Misery in America as coronavirus death toll exceeds 100,000
UNTV News • May 28, 2020 • 294
The United States reached a grim milestone on Wednesday (May 27) as the coronavirus death toll exceeded 100,000 people, amid the ongoing global scramble to contain the virus and find a vaccine.
Currently, the death toll for coronavirus cases across the United States stands at 100,008 people, according to a Reuters tally.
The loss has largely hit urban areas, especially New York, with elderly people and minorities disproportionately affected.
On the front lines of the coronavirus pandemic, nurses and doctors are caring for the living. But there is another front line of those caring for the dead.
Funeral homes in New York are chaotic and overwhelmed. It can be weeks before bodies are embalmed or buried.
Most COVID-19 victims die alone, and when they die, their families are told to quarantine. The women try to find ways for them to say goodbye.
“I don’t want to apologize because I am doing the absolute best I can, but if it’s not good enough, I am sorry. Like, deeply sorry,” says 25-year-old resident funeral director of the International Funeral & Cremation Services Funeral Home Lily Sage.
In early May U.S. President Donald Trump offered his condolences from the Rose Garden in the White House. “We mourn for every life the virus has claimed,” he said. “And we share the grief of all of you who have lost a loved one.”
For medical workers that grief can be overwhelming.
The shifts are long and the scenes are heartbreaking inside a Maryland hospital where nurses and doctors have been treating coronavirus patients for weeks, unable to let family inside to visit loved ones on their death beds.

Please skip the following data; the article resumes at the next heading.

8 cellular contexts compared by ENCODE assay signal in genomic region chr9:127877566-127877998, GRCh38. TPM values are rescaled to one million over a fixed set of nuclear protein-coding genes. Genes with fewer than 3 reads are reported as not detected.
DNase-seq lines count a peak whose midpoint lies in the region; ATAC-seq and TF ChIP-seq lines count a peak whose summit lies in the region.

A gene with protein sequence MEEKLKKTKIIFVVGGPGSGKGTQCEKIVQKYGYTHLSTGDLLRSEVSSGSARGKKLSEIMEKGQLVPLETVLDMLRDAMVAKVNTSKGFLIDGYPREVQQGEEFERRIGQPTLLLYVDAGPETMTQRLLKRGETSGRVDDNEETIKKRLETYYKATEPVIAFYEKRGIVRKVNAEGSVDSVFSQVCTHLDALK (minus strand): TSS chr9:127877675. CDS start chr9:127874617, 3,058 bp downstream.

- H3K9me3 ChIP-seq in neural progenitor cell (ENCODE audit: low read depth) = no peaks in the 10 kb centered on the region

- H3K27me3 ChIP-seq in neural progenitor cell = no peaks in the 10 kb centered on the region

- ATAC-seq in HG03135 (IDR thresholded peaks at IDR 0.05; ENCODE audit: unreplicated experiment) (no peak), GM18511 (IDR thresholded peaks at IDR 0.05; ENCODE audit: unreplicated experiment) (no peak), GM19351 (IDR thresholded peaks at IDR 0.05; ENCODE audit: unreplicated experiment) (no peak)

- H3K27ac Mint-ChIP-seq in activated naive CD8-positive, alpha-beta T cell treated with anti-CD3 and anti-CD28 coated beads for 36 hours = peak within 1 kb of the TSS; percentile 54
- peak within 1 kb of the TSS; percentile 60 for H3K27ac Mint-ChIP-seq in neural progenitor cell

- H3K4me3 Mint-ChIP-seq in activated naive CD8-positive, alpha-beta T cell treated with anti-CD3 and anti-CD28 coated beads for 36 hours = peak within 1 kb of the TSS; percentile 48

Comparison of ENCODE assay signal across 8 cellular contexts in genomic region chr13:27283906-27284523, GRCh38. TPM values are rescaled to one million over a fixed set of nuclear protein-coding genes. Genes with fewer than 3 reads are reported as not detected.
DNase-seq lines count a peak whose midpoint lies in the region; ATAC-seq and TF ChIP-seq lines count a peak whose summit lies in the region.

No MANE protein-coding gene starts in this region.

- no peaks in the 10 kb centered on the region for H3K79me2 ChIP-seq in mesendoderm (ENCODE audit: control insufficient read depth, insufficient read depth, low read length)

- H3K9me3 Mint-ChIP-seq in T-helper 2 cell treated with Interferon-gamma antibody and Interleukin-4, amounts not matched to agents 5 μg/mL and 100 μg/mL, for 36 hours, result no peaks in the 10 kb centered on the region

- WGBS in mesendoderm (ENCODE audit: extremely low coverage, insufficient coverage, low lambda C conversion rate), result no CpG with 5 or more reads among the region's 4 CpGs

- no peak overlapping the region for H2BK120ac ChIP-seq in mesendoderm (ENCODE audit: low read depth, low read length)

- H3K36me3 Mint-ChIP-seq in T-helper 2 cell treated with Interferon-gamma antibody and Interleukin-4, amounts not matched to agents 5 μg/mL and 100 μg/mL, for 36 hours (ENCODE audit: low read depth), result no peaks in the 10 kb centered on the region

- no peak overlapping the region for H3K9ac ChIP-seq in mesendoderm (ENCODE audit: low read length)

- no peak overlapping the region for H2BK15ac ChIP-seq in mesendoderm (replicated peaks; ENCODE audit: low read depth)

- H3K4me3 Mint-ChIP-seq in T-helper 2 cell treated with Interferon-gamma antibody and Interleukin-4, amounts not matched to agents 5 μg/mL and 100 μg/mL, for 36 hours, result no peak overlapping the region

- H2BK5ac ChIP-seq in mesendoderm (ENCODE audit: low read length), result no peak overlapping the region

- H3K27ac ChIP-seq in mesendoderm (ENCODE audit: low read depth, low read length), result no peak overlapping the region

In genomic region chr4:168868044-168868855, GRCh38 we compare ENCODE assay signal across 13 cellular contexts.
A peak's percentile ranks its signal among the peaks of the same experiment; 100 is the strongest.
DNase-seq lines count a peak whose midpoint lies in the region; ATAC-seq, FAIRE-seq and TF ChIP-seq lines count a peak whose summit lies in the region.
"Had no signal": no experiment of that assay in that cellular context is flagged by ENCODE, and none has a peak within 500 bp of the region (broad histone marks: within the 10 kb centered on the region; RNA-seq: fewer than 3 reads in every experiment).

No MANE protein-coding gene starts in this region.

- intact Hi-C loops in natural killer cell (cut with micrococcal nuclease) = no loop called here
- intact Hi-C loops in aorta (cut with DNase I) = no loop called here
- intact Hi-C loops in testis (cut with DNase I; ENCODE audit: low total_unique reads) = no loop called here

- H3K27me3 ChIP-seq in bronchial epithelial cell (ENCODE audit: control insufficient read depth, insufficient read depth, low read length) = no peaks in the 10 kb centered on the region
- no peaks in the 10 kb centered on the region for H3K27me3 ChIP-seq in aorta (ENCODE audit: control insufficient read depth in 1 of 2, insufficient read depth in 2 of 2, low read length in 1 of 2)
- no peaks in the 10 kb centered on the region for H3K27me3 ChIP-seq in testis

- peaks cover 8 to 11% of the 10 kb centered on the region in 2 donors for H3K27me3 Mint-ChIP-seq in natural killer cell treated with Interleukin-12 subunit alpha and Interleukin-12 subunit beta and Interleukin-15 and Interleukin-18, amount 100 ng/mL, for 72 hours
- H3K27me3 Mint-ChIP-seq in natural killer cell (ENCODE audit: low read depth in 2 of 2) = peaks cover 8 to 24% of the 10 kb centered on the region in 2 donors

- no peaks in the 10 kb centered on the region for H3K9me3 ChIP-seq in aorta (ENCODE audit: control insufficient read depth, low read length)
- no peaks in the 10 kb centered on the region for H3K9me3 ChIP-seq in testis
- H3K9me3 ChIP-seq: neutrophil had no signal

One of the hardest moments of a recent work day for Biocontainment Nurse Tiffany Fare was, “having to see a family member of a COVID patient, say goodbye over an iPad rooms away.”
At an event in Pennsylvania in mid-May Trump hailed the work of medical workers. “They are warriors…they are running into death, just like soldiers run into bullets,” he said. “It is incredible to see, it’s a beautiful thing to see.
Dr. Erick Eiting, Mount Sinai Beth Israel’s emergency department medical director in New York, has been at the center of the storm aiding patients, whose ages range from people in their 20s to their 80s, as they discover new symptoms and evolving treatments. He said the hospital’s visitor policy was recently changed so that novel coronavirus patients nearing the end of their lives don’t have to die alone.
“That’s one of the most tragic pieces of this disease, is because it’s so contagious, that people do end up just dying alone,” he said on one overnight shift.
As bodies pour out of hospitals, 28-year-old Alix Monteleone, has a seat at the front line from the window of her third-floor Brooklyn apartment. “We see it and we’re like, this is very serious,” she told Reuters.
Refrigerated trucks have fanned out across the city to process the pile up of corpses. Their stops include the parking lot right below her window to serve the Wyckoff Heights Medical Center.
“This is very real. And we’re seeing so much chaos manifest outside of our home that we can’t imagine how bad it is inside. You know, we stopped counting how many bodies came out,” Monteleone said.
It was at this time in April that Trump once again offered his assurances. “We’re going to have a rough week. We’re going to have maybe a rough a little more than a week. But there’s tremendous light at the end of that tunnel.”
Early data from U.S. states show African Americans are more likely to die from COVID-19, highlighting long-standing disparities in health and inequalities in access to medical care, experts said.
Not all states have released demographic data showing the virus’ toll on different racial groups.
In Louisiana more than half of the deaths have been African American, a far larger percentage than the state’s population of African Americans.
Gary Harrell knew 10 of them. “It’s just hard, You wake up one in the morning and – like yesterday – and you kind of worry about what news you’re going to get. The first thing was a message from a friend who is asking that I assist her with her father’s obituary. He had passed on Sunday,” he recalled. “And then within a few hours, I got another text message as I’m driving. And that text informs me that my aunt had passed away. And, you know, it’s just it just all becomes very surreal.”
In New York, city officials hired contract laborers to bury the dead in its potter’s field on Hart Island as the city’s daily death rate from the coronavirus epidemic reached grim new records.